The Western official said that in Kherson, “We would estimate that most echelons of command have probably fled now across the river to the east, leaving pretty demoralized and frequently in some cases leaderless men to face off Ukrainians on the other side.”

However, Ukrainian front-line troops are more wary, telling Reuters reporters who visited last week that they had seen no indication that Russian forces were pulling back and thought they were really fortifying their positions.

After recently visiting regions close to the Kherson front, Michael Kofman, head of Russia Studies at the Center for Naval Analyses in Washington, DC, wrote on Twitter that Moscow’s aims were unclear and that fighting in Kherson was “tough.”

Although he “might be incorrect about this,” he didn’t think Russia would leave the west bank of the river “without being forcibly pressed out.”

Kofman stated, “The situation in Kherson is clear as mud.”

“Energy terrorism”

As the battle for Kherson drew closer, Kyiv denounced what it called the “bulk forced relocation” of its nationals who were in Russian-occupied territory.

The Ukrainian foreign ministry said in a statement on Thursday that “the Russian occupation authority launched mass forced displacement of people of the left-bank of the Kherson region… to the temporarily occupied Crimea or to Russia.”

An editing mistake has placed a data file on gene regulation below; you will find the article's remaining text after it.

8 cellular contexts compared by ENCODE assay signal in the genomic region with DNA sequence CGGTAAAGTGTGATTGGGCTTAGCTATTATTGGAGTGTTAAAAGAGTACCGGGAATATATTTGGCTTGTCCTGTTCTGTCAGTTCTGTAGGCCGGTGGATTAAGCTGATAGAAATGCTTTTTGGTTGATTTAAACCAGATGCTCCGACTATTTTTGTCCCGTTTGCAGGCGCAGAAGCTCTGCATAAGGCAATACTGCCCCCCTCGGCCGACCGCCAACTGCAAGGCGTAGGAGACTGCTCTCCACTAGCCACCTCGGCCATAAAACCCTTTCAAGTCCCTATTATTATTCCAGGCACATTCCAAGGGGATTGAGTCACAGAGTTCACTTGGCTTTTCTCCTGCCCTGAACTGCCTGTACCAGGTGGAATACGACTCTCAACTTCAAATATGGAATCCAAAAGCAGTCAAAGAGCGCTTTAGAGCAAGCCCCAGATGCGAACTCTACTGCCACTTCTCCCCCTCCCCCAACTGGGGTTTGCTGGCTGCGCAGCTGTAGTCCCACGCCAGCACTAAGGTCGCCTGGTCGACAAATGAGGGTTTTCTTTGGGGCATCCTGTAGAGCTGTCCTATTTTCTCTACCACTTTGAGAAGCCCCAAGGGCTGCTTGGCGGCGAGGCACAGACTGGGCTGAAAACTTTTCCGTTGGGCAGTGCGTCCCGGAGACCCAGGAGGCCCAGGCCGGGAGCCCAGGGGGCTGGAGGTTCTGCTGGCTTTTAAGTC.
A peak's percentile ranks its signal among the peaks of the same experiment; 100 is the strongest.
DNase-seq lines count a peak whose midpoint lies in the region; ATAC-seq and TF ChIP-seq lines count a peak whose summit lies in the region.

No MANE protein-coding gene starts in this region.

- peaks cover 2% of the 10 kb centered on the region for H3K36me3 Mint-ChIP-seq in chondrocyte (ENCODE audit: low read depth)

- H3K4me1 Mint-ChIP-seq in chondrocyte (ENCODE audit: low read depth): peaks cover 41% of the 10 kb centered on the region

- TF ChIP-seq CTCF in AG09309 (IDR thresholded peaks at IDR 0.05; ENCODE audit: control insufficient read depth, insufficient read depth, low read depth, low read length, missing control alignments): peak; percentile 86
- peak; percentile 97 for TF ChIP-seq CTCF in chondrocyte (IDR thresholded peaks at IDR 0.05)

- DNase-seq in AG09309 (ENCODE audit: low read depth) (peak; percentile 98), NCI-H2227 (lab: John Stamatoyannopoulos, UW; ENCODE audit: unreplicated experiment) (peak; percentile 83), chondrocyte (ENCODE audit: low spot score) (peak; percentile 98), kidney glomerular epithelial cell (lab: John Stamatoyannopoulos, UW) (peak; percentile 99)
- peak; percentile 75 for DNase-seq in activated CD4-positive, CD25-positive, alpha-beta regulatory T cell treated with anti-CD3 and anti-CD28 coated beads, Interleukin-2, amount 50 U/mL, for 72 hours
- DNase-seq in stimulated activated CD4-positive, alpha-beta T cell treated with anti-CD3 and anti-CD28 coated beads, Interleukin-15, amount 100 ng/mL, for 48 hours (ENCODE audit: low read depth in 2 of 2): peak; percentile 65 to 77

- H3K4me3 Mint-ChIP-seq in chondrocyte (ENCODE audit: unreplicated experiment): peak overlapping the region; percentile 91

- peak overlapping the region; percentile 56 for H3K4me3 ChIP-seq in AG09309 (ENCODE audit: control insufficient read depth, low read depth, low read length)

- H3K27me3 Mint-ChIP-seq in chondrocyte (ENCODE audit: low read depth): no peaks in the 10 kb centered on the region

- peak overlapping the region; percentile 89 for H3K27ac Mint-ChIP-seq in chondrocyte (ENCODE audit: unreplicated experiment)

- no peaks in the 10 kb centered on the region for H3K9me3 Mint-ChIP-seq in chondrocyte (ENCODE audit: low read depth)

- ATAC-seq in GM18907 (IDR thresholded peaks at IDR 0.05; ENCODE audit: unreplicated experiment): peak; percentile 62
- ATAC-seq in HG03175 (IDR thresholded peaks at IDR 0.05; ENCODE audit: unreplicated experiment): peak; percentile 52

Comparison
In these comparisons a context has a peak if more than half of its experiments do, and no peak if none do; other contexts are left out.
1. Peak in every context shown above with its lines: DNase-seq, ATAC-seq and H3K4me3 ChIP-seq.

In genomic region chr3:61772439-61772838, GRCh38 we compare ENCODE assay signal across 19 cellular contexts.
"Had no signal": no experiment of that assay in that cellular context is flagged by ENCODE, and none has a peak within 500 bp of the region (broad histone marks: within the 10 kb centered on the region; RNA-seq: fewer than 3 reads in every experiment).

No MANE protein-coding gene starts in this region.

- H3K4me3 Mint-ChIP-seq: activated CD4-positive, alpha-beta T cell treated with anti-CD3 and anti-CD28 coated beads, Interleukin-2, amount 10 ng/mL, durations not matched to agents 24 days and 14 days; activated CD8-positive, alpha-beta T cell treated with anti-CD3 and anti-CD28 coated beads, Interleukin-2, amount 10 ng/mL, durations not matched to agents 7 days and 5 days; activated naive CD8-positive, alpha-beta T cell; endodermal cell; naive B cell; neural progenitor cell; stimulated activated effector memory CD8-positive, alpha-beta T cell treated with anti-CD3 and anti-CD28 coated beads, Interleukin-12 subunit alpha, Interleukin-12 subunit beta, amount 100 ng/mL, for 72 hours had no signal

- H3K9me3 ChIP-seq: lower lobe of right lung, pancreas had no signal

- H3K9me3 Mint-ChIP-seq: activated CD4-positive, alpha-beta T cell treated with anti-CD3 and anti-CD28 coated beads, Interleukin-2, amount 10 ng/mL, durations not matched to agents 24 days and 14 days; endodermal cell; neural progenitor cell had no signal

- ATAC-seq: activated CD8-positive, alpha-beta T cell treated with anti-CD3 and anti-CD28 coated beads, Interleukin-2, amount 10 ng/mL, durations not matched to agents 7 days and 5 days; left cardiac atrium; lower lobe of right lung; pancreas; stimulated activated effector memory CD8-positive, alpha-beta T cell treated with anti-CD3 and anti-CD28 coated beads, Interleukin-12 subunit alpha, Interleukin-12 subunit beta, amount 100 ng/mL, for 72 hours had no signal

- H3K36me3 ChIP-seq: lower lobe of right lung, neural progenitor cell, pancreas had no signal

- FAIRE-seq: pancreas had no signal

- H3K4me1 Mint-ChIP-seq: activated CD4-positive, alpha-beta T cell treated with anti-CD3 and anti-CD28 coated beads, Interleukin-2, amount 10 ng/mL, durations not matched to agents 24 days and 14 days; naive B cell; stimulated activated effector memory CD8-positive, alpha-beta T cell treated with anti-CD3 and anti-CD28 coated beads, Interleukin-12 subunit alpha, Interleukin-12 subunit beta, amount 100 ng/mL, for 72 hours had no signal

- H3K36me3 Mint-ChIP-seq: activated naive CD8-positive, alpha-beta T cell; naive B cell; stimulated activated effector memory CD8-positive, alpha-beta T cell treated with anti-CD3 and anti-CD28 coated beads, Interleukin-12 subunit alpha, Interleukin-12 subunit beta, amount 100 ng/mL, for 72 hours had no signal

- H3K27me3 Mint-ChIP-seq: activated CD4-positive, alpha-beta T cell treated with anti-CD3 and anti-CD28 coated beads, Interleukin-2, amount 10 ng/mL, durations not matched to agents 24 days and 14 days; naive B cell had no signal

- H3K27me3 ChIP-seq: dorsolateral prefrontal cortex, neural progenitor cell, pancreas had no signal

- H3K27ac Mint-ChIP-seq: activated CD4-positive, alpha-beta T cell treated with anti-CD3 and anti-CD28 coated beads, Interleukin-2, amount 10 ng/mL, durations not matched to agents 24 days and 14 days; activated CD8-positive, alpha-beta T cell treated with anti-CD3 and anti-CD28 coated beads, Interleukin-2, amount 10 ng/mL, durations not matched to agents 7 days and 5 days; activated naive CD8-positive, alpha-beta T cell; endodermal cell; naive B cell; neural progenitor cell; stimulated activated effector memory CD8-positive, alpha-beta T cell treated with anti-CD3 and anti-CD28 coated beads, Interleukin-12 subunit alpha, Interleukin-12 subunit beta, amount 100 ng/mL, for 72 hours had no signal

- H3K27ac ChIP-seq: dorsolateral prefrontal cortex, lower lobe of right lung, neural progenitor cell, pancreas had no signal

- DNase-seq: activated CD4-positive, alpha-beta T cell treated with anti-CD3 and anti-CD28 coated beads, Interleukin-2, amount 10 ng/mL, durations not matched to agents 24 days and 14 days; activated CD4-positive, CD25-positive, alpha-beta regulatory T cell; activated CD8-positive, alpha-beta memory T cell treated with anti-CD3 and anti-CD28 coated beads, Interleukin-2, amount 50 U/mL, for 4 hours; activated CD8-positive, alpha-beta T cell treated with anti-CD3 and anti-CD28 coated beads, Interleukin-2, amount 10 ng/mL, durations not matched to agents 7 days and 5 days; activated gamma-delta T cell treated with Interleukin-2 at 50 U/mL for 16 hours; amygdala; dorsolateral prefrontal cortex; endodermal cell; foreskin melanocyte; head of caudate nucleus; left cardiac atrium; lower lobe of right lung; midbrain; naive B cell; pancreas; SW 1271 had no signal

In addition to Crimea, Russia is also conducting similar deportations in Zaporizhia, Luhansk, and Donetsk.

Moscow-installed Vladimir Saldo, the governor of Kherson, stated that he was relocating residents farther into the area or to Russia due to the possibility of a “major missile attack.” 70,000 inhabitants have reportedly abandoned their houses on the right bank of the Dnieper, according to the authorities there who were placed by Moscow last week.

Energy terrorism

During the eight-month conflict, Ukraine has charged Russian forces with war crimes, which Moscow denies. While the battle has resulted in thousands of deaths, millions of displaced people, and destroyed cities and towns, Russia denies purposefully targeting civilians.

As winter approaches and temperatures can drop well below zero degrees Celsius, recent attacks on Ukrainian energy and water supplies have had a particularly negative impact on citizens.

According to President Volodymyr Zelenskyy’s nightly video message, the current blackouts brought on by Russian assaults left 4.5 million Ukrainians in the capital Kyiv and 10 other districts without electricity.

The largest nuclear power plant in Europe, the Zaporizhzhia Nuclear Power Plant (ZNPP), which is located in southern Ukraine, was also cut off from the electrical grid after shelling damaged the remaining high-voltage lines, forcing the facility to rely solely on diesel generators.

“The very act of Russia engaging in energy terrorism exposes the frailty of our adversary. They want to break our people in this way since they can’t defeat Ukraine on the battlefield, Zelenskyy stated.

About a third of Ukraine’s power plants were destroyed by Russian airstrikes during the past month, and the government has urged its citizens to use electricity as sparingly as possible.